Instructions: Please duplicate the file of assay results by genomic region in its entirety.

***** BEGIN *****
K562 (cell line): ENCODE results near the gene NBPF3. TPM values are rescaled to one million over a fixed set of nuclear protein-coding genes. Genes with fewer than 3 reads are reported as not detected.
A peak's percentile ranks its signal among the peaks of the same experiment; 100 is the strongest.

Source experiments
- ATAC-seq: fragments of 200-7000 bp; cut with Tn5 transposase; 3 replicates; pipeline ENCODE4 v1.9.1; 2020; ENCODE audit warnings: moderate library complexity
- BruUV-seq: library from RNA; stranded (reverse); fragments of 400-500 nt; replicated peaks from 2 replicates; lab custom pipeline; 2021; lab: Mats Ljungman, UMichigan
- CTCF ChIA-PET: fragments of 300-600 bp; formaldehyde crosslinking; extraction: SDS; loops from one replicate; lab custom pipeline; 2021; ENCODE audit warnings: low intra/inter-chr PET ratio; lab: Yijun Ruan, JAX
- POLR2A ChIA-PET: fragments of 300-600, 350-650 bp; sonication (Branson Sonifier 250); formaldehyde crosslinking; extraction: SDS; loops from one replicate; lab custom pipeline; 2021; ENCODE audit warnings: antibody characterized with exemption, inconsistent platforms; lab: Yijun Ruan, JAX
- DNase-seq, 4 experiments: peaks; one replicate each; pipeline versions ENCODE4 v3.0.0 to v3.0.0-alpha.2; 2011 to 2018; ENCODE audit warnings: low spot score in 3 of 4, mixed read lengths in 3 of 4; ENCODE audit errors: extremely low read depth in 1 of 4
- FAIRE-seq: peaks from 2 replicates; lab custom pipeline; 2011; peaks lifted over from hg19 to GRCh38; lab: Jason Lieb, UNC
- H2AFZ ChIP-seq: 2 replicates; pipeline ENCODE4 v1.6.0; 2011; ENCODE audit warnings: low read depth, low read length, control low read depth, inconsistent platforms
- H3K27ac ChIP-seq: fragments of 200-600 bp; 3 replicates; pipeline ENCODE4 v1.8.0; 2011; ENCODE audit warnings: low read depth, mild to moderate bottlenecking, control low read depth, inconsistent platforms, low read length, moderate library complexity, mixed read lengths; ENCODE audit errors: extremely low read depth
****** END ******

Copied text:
K562 (cell line): ENCODE results near the gene NBPF3. TPM values are rescaled to one million over a fixed set of nuclear protein-coding genes. Genes with fewer than 3 reads are reported as not detected.
A peak's percentile ranks its signal among the peaks of the same experiment; 100 is the strongest.

Source experiments
- ATAC-seq: fragments of 200-7000 bp; cut with Tn5 transposase; 3 replicates; pipeline ENCODE4 v1.9.1; 2020; ENCODE audit warnings: moderate library complexity
- BruUV-seq: library from RNA; stranded (reverse); fragments of 400-500 nt; replicated peaks from 2 replicates; lab custom pipeline; 2021; lab: Mats Ljungman, UMichigan
- CTCF ChIA-PET: fragments of 300-600 bp; formaldehyde crosslinking; extraction: SDS; loops from one replicate; lab custom pipeline; 2021; ENCODE audit warnings: low intra/inter-chr PET ratio; lab: Yijun Ruan, JAX
- POLR2A ChIA-PET: fragments of 300-600, 350-650 bp; sonication (Branson Sonifier 250); formaldehyde crosslinking; extraction: SDS; loops from one replicate; lab custom pipeline; 2021; ENCODE audit warnings: antibody characterized with exemption, inconsistent platforms; lab: Yijun Ruan, JAX
- DNase-seq, 4 experiments: peaks; one replicate each; pipeline versions ENCODE4 v3.0.0 to v3.0.0-alpha.2; 2011 to 2018; ENCODE audit warnings: low spot score in 3 of 4, mixed read lengths in 3 of 4; ENCODE audit errors: extremely low read depth in 1 of 4
- FAIRE-seq: peaks from 2 replicates; lab custom pipeline; 2011; peaks lifted over from hg19 to GRCh38; lab: Jason Lieb, UNC
- H2AFZ ChIP-seq: 2 replicates; pipeline ENCODE4 v1.6.0; 2011; ENCODE audit warnings: low read depth, low read length, control low read depth, inconsistent platforms
- H3K27ac ChIP-seq: fragments of 200-600 bp; 3 replicates; pipeline ENCODE4 v1.8.0; 2011; ENCODE audit warnings: low read depth, mild to moderate bottlenecking, control low read depth, inconsistent platforms, low read length, moderate library complexity, mixed read lengths; ENCODE audit errors: extremely low read depth